The last few weeks have been rough ones for me. I can't go into the details, but I lost something I put a lot of hope in. I didn't even know how much hope I'd put in it until it ended. Don't worry, I know I'll be okay, but it's got me thinking a lot about the grieving process, about how we as humans deal with the hard things we face.
We all have moments in our life that hurt. And as a good friend said, "Pain is pain." I don't think we should go around comparing who's suffered more—who wants to win that contest?
Times like these remind me that those moments, while they do fade, never really go away. It's like that scar I have on my chin, from when I fell out of a wagon as a kid. It doesn't hurt like it did when it was oozing blood, when the stitches itched and my mom kept telling me not to touch them. Most of the time, I don't even think about it.
But then sometimes I rub my chin or, uh, pluck a stray hair from there, and there's the scar. I remember for a moment turning that corner too tight, toppling to the right, and my face skidding across the sidewalk corner. The blood is warm as it dribbles down my neck. The barely-attached skin flaps back and forth in the wind. My friends' faces fill with horror.
It's as if I relive it all over again, just by seeing that scar.
Grief seems to be that same way for me. Most of the time I'm fine—I don't spend a lot of time thinking about the hard things I've gone through. Mostly because I don't think my life has been that hard. I constantly feel blessed. There are so many good things in my life.
But when something sad or awful does happen, it's like touching those scars. The memories come back, almost as vivid as experiencing it all over again.
I was teased as a kid. And I'm not talking the little jokes here and there. From kindergarten to around my sophomore year in high school, there was someone "out to get me." Someone who made sure I knew what an awful person I was. And sometimes they were once friends. I want to think I've grown out of it, but when I struggle with my self-esteem or loneliness their voices always come back:
"I hate you, Natalie."
"You're not cool enough to hang out with us."
"You don't belong."
Sticks and stones may break my bones, but words can never hurt me. A horrible lie, in my opinion. I still live with the mental scars from words wielded harshly. Every time I fail or "look stupid," it's like touching that scar, remembering the pain.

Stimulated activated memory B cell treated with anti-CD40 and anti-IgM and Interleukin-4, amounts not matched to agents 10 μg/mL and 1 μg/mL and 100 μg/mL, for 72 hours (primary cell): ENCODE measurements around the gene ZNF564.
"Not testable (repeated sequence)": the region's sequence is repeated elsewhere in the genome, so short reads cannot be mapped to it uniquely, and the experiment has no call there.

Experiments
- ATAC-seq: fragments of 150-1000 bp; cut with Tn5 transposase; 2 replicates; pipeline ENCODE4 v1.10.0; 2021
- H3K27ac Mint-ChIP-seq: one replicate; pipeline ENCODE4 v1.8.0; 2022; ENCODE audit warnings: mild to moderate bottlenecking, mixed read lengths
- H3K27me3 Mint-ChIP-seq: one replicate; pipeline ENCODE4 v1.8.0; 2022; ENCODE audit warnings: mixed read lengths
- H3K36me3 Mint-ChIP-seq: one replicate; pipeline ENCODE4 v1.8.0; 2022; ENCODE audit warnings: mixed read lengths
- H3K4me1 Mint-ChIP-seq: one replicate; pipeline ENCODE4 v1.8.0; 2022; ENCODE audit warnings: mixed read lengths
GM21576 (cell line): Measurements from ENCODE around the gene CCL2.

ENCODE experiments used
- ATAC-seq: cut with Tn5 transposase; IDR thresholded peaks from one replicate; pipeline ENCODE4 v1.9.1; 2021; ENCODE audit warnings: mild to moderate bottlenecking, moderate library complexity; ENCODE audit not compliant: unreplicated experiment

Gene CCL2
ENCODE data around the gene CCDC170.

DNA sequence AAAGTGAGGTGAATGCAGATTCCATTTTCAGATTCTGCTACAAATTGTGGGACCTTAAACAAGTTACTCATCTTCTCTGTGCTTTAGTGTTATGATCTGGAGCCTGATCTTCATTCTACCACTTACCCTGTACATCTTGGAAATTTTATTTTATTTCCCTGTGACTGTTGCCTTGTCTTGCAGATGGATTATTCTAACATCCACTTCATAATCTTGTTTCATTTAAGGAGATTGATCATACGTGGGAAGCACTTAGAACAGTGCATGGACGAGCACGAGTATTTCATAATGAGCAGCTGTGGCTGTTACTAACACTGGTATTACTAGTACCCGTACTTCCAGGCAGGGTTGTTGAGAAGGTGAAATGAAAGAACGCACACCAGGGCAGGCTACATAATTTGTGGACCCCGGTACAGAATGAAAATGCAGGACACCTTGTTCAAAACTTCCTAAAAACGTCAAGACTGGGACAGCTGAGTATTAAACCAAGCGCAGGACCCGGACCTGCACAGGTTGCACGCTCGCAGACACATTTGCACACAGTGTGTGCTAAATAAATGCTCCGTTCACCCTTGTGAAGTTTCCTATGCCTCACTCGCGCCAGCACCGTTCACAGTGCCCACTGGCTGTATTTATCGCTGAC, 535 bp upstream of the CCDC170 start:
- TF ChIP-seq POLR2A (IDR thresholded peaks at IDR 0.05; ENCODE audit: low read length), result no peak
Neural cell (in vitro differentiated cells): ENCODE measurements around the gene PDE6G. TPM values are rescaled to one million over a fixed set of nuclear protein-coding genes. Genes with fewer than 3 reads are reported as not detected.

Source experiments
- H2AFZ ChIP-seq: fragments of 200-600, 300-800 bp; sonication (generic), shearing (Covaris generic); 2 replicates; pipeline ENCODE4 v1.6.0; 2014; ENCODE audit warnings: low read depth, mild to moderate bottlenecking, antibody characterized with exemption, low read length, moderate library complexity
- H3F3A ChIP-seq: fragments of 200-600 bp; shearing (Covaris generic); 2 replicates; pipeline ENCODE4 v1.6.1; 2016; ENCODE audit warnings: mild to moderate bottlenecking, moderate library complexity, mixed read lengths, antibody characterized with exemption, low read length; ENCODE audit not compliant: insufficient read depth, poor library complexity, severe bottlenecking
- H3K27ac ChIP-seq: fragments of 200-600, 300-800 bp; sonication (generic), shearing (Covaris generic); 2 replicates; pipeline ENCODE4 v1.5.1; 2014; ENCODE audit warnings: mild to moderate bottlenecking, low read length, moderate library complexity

It's like a chain reaction, because that, of course, makes me think of my grandmother. She always made me feel important and special and worthwhile. I lost her 18 years ago, and yet the memories smacked me across the face yesterday. I was driving home, and bam, I ached for her like I haven't ached for her in a while. I wanted her to be here, to tell me I was the most brilliant writer in the world. Because when she said things, they were true or she would make them true. She was magic like that. A fireball.
So then I end up living through all my grief because of one sad thing (I won't go through all of them for you, this sad post is long enough). It plays in my mind, vivid and real (though it's probably more like over exaggerated and melodramatic). Logically, I can see what's happening and why, and yet at the same time the feelings are still there. The scars.
I know as I heal up from this last emotional wound, the pain will fade and I'll be fine. I might be changed in ways I may not even know, but fine. I also know that as much as I heal, there will always be this scar, a reminder of what I've been through.
But maybe that's not such a bad thing, to remember those hard times once in a while. Our scars are as much a part of who we are as the rest, right? They shape us, but it's up to us to decide what shape that'll be. I'm determined to come out of this one stronger, even if I'm not quite sure how to do that yet.